Has Israel manipulated Washington to its advantage?

In an election year in the US, important constituencies in the Democratic Party would turn against Biden if he opposed Israel

Israel supporters in New York on April 22. AFP
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With the war in Gaza in its seventh month, one of its most striking features is the ability of Israeli Prime Minister Benjamin Netanyahu to effectively bend the Biden administration to his own priorities. Mr Netanyahu has shown an uncanny ability to take what he wants from the Americans, even create mini-crises with them over disagreements, assuming the US will make concessions to him in exchange for his flexibility.

The Israeli retaliation against Iran last week may be a case in point. Initially, after the Iranians had launched missiles at Israel, most of which were shot down, President Joe Biden had urged Mr Netanyahu to “take the win” and avoid retaliating. The Israeli Prime Minister made it fairly clear that Israel would decide on its own. However, he also realised, once Mr Biden had told him that if Israel responded, it would have to do so without US involvement, that his margin of manoeuvre was limited.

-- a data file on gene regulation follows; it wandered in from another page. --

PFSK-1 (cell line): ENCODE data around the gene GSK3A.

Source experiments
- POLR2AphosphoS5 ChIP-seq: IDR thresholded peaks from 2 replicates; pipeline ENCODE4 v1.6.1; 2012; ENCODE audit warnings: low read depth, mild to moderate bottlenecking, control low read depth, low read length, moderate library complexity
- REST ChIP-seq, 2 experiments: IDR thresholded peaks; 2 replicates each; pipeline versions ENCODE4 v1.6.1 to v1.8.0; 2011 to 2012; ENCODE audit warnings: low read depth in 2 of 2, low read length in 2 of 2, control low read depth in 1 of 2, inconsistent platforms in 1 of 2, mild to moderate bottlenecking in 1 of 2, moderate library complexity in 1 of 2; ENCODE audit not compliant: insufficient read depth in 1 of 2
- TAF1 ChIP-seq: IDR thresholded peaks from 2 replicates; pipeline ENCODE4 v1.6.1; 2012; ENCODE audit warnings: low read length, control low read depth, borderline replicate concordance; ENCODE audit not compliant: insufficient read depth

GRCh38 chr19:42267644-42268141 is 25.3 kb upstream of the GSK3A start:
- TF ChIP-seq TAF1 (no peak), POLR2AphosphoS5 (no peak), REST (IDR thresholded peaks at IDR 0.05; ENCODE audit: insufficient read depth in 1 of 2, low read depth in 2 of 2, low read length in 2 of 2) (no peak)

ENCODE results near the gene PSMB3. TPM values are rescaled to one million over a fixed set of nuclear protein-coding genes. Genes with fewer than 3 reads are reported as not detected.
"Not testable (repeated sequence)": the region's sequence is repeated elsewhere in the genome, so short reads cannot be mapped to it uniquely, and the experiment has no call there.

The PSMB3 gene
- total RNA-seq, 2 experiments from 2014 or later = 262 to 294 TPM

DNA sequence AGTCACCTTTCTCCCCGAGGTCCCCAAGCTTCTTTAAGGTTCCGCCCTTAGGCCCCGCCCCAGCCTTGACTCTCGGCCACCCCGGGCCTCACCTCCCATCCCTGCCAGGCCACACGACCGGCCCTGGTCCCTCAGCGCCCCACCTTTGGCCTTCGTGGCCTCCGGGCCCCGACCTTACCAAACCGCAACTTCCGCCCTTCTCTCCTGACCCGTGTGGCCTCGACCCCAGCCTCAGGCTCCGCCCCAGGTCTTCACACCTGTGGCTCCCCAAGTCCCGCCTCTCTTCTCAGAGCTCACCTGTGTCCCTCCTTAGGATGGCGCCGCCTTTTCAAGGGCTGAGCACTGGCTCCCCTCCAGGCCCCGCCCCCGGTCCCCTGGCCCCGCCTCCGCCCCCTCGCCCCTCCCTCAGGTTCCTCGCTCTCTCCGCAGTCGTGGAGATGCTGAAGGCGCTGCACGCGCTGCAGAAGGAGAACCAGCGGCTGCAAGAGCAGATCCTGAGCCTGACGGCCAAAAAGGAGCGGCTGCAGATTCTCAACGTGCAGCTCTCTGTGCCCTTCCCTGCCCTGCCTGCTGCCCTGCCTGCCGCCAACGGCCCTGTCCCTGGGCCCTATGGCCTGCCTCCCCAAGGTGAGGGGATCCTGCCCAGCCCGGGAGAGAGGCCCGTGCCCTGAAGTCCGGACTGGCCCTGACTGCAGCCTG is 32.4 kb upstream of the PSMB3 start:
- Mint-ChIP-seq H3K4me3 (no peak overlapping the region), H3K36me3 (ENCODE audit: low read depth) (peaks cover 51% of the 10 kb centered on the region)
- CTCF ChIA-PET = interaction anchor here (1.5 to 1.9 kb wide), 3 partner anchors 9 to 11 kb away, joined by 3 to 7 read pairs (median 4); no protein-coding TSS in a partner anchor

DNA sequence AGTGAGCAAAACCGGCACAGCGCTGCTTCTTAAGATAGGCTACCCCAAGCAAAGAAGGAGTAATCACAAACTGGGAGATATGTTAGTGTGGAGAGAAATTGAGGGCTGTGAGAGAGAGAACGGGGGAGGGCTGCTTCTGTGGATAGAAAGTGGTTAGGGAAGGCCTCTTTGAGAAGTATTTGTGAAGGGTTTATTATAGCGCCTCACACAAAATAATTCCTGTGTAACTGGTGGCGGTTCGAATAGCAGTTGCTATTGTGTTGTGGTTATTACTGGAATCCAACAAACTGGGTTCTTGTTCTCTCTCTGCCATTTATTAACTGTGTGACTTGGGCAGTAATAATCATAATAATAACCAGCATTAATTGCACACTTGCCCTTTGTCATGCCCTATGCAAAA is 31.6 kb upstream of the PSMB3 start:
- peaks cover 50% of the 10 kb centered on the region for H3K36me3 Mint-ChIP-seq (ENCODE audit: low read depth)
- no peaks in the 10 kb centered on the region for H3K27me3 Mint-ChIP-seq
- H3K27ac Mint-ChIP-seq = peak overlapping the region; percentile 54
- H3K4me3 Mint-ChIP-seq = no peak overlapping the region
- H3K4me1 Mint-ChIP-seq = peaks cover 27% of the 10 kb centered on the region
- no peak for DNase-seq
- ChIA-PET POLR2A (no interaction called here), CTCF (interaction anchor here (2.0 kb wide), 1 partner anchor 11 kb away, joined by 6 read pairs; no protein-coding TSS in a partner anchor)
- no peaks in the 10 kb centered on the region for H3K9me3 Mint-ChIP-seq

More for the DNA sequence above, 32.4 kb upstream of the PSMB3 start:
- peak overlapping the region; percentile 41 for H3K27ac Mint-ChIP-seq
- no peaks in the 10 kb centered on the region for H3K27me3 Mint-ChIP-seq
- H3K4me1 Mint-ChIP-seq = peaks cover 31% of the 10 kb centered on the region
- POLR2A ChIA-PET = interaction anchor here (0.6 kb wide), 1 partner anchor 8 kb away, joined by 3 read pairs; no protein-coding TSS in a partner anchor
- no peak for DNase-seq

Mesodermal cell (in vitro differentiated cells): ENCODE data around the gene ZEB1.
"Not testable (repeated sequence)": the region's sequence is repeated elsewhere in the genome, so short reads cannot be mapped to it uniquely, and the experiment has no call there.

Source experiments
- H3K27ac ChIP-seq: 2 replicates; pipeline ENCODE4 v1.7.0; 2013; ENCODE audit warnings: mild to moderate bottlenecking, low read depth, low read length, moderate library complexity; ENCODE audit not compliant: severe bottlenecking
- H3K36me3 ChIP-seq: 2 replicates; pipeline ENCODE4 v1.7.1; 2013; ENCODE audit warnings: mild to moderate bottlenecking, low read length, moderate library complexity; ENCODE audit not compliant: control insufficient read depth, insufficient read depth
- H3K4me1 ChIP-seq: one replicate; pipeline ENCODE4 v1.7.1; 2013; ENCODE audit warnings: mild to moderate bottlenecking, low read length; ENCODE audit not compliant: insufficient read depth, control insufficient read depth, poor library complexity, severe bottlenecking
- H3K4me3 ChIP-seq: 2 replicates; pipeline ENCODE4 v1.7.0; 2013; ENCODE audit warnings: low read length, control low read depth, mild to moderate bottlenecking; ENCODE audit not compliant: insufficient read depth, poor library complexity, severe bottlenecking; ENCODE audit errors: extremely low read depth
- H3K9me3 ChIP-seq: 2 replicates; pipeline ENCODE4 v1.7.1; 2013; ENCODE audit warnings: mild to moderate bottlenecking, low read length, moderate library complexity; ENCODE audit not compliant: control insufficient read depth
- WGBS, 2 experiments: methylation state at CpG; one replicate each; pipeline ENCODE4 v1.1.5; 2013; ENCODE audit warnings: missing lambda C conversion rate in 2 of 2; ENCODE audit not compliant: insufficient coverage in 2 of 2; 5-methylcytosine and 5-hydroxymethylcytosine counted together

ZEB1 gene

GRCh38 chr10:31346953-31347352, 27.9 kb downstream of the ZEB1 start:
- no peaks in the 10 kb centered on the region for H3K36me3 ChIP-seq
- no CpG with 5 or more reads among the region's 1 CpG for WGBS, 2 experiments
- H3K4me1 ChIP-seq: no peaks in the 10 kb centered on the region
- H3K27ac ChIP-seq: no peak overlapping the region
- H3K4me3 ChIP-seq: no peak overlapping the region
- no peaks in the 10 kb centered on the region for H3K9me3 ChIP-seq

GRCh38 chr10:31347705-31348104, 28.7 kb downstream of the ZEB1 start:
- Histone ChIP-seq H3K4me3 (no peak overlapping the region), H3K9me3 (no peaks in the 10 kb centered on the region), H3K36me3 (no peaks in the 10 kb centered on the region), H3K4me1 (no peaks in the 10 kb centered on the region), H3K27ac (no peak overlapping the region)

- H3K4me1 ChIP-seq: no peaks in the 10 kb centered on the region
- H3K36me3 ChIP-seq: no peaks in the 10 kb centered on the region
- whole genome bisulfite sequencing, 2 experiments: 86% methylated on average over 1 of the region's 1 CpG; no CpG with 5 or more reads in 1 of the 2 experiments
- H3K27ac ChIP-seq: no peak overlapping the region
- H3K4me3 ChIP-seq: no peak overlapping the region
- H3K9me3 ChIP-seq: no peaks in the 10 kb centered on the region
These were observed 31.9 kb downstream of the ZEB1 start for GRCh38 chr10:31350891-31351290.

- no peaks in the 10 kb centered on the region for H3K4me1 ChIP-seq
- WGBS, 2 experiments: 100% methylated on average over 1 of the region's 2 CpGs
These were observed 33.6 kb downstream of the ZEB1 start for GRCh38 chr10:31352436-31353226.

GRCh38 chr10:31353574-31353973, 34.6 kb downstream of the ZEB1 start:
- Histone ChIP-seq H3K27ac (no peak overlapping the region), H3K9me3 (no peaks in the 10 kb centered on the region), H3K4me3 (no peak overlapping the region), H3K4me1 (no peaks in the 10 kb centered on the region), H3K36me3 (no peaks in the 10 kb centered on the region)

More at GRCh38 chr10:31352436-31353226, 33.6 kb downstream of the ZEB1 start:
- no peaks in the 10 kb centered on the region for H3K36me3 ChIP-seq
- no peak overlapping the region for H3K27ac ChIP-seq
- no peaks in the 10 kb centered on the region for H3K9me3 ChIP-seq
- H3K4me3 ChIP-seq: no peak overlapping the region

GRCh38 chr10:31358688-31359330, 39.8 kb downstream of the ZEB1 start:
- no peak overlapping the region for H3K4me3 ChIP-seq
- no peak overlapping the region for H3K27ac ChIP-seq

What appears to have happened is that the Israelis played on US anxieties about a regional escalation to extract a concession from the Biden administration on Israel’s aim to mount an invasion of Rafah. According to Egyptian sources, cited by the Qatari newspaper Al-Araby Al-Jadeed on April 18, the Israelis allegedly secured US acceptance of their entry into Rafah in exchange for a limited response against Iran.

Reports in the US media on April 19 painted a more complicated picture, and an American spokesman denied such an agreement was reached. The administration reportedly remains unconvinced by the Israeli plan for Rafah, forcing Mr Netanyahu’s government to modify its military tactics. However, one thing is apparent, namely that the two sides are now discussing the specifics of an invasion.

From the outset, the Biden administration said it would consider a credible plan for taking Rafah, so that’s not what’s new. However, repeatedly there were US indications that none of the Israeli plans was realistic, even as the Americans said Israel should adopt a different tactic of making limited incursions into Rafah, without endangering the population.

A few weeks ago, Mr Netanyahu appeared to comply with that request. He withdrew most of his soldiers from Gaza and began limited operations in Rafah. However, for the Israeli leader, the symbolism of taking Rafah and killing senior Hamas officials is a ticket to his political survival, therefore he remains adamant about going into Rafah. He appears to have secured a US willingness to continue addressing the specifics of such an operation, amid newspaper reports where US officials have been quoted as saying it is up to the Israelis to decide what to do.